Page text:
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"Presence of pain explains differences in brain of CFS patients

Discussion in 'Latest ME/CFS Research' started by NL93, Sep 23, 2016.

  1. NL93

    NL93 Senior Member

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    From Radboud Nijmegen. Apparently brain differences between CFS and healthy people have to do with pain. And, wait for it, they will do a study to see if CBT reverses it.

    https://goo.gl/GY0r0v

    Google translate
     
    JohnCB, actup and CFS_for_19_years like this.
  2. alex3619

    alex3619 Senior Member

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    Umm, but the IOM report dropped pain from the SEID diagnostic criteria because it is not found in a high enough percentage of patients. Pain is common, and can be severe, but its not ubiquitous.
     
    justy, ahmo, MeSci and 6 others like this.
  3. Nielk

    Nielk

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    The problem with the IOM decisions of what to include in their criteria is that most of the studies it relied on we're using faulty criteria.
     
    flybro likes this.
  4. Effi

    Effi Senior Member

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    Criteria or not, just from talking on these forums we know for a fact that some patients experience pain, and others don't. So conflating pain with CFS as a whole is a truly bad start to any study.
     
  5. alex3619

    alex3619 Senior Member

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    They also used data from a wide range of criteria, so yes, there is an issue here.
     
    Nielk likes this.
  6. Glycon

    Glycon World's Most Dangerous Hand Puppet

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    Based on this informal google-translated summary I don't know what to make of any of it. (E.g., how drastic a reduction in gray matter are we talking?) I am concerned, however, that the talk of "explaining" doesn't make any sense. Also, it starts out by saying that changes are not related to fatigue, but then proceeeds to speak of the association with reduced physical activity.
     
  7. Dolphin

    Dolphin Senior Member

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  8. Esther12

    Esther12 Senior Member

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    Yay... I don't have much trouble with pain, so my brain is probably A-ok!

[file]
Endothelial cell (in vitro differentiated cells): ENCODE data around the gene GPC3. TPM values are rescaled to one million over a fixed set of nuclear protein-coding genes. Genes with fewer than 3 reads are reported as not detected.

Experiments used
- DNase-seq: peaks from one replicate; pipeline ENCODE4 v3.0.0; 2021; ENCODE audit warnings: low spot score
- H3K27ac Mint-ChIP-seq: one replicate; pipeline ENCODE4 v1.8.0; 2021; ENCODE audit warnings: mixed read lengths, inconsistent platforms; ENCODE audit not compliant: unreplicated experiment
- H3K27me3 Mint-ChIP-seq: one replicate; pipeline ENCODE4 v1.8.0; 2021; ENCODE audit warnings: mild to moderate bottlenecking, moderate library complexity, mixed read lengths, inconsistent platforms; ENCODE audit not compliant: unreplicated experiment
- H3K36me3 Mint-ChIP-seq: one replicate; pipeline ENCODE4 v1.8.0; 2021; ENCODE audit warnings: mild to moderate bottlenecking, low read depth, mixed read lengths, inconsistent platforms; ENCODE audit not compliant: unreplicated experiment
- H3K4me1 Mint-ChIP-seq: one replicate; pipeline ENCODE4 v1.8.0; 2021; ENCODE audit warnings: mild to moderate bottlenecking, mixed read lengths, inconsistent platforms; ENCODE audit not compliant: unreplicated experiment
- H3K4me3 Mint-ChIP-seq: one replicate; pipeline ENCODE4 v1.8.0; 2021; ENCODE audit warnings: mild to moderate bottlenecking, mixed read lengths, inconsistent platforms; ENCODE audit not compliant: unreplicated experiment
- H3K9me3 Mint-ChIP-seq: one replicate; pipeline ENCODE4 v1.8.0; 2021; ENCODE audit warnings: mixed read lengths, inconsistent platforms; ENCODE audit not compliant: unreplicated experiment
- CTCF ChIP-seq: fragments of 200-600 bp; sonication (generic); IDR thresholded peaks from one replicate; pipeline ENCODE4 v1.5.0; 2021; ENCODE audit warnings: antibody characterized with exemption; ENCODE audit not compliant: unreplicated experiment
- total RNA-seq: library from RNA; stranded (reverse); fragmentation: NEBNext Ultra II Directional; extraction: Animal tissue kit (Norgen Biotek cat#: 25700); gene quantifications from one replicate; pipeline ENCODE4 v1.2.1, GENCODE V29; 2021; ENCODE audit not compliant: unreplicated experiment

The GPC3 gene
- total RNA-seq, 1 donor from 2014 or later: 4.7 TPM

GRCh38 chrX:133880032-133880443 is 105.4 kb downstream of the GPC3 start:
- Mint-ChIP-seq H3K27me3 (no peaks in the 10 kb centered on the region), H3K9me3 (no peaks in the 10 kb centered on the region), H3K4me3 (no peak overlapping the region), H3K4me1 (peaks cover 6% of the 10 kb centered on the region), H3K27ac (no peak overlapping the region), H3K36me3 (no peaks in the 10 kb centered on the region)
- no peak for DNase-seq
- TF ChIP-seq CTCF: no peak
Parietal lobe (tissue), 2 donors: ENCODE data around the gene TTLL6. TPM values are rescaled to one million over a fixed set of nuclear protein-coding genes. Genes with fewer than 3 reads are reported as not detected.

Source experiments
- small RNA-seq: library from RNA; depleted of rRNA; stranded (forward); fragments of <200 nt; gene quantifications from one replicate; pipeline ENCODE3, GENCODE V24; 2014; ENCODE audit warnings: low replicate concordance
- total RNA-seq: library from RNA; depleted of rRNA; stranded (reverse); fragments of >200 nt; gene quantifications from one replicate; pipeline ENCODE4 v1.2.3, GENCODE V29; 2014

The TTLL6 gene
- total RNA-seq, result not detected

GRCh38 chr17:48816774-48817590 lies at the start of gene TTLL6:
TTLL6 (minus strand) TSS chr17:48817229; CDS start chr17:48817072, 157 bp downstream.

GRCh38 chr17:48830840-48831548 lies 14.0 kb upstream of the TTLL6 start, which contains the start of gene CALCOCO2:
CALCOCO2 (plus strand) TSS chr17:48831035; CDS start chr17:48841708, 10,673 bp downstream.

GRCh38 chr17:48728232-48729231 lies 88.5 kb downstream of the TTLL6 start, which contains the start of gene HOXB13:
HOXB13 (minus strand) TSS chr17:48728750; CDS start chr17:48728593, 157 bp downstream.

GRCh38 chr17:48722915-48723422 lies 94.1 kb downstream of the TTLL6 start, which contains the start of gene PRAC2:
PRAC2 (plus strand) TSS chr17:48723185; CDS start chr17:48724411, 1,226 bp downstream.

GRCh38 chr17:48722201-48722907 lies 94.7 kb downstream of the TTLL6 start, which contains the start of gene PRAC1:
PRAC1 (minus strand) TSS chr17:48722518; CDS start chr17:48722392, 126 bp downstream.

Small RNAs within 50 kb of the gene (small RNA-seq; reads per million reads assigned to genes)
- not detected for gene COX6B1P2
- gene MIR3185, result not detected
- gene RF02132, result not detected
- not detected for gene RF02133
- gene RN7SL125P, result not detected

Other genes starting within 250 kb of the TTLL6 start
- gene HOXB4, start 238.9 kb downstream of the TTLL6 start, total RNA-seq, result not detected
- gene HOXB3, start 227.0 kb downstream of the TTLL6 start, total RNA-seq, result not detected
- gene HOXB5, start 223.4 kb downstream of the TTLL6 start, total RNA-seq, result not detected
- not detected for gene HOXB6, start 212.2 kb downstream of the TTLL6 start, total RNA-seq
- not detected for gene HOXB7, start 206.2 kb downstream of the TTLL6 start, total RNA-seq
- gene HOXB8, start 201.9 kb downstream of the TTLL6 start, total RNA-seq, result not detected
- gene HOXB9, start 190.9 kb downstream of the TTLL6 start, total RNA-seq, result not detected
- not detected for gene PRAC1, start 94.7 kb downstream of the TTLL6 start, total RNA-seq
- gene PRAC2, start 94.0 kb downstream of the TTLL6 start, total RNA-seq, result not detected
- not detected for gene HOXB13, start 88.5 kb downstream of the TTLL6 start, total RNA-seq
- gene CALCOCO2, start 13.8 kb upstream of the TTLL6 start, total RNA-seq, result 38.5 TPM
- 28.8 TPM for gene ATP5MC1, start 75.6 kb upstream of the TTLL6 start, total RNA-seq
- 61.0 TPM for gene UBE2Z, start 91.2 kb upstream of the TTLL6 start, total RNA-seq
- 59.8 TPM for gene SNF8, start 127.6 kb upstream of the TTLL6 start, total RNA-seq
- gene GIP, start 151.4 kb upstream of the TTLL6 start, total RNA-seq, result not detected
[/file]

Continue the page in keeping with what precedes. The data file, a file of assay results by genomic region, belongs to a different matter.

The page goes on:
Booo... there's a good chance it's BS.
     
    Valentijn, Effi and NL93 like this.
  9. NL93

    NL93 Senior Member

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    Yes everything that comes from them is BS. For years they were babbling about CBT helping 70% of patients. Van Der Meer recently babbled to a Dutch newspaper about CFS being a setting error in the brain, that can be reversed with CBT, or some bullshit like that. And Knoop recently babbled to a newspaper as well, same BS. They were defending PACE. And the patient survey showing 60% of patients got worse with their treatments was ignored.

    I am just so mad they are planning another study into the effect of CBT! Such a waste of money. Promising research and treatments hardly get any money, and these clowns can do another study on CBT, which we already know, doesn't work.

    Realize the google translation is very poor, didn't have much time and energy to properly translate. :)
     
    Mel9, Valentijn, Effi and 1 other person like this.
  10. Effi

    Effi Senior Member

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    We talked about this in another thread. It's the guy who likes to 'foezel' but doesn't like to admit it:
    Coyne also wrote an article about this guy last week: https://jcoynester.wordpress.com/20...ence-warns-of-sharing-data-with-your-enemies/

     
    Esther12 likes this.
  11. valentinelynx

    valentinelynx Senior Member

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    Humph. I presented a Pain Grand Rounds during my fellowship on the long term adverse effects of untreated chronic pain. Loss of gray matter is one of the most important consequences. However, at the time of my presentation, I believe that not enough had been done to control for the effect of decreased activity, which also decreases gray matter volume. Bottom line: there is nothing specific to ME/CFS about decreased gray matter.

    One common error made by researchers is not adequately surveying the existing literature prior to coming up with conclusions. Especially if the literature is outside of their narrow research focus.
     
    CFS_for_19_years, mango, Effi and 2 others like this.

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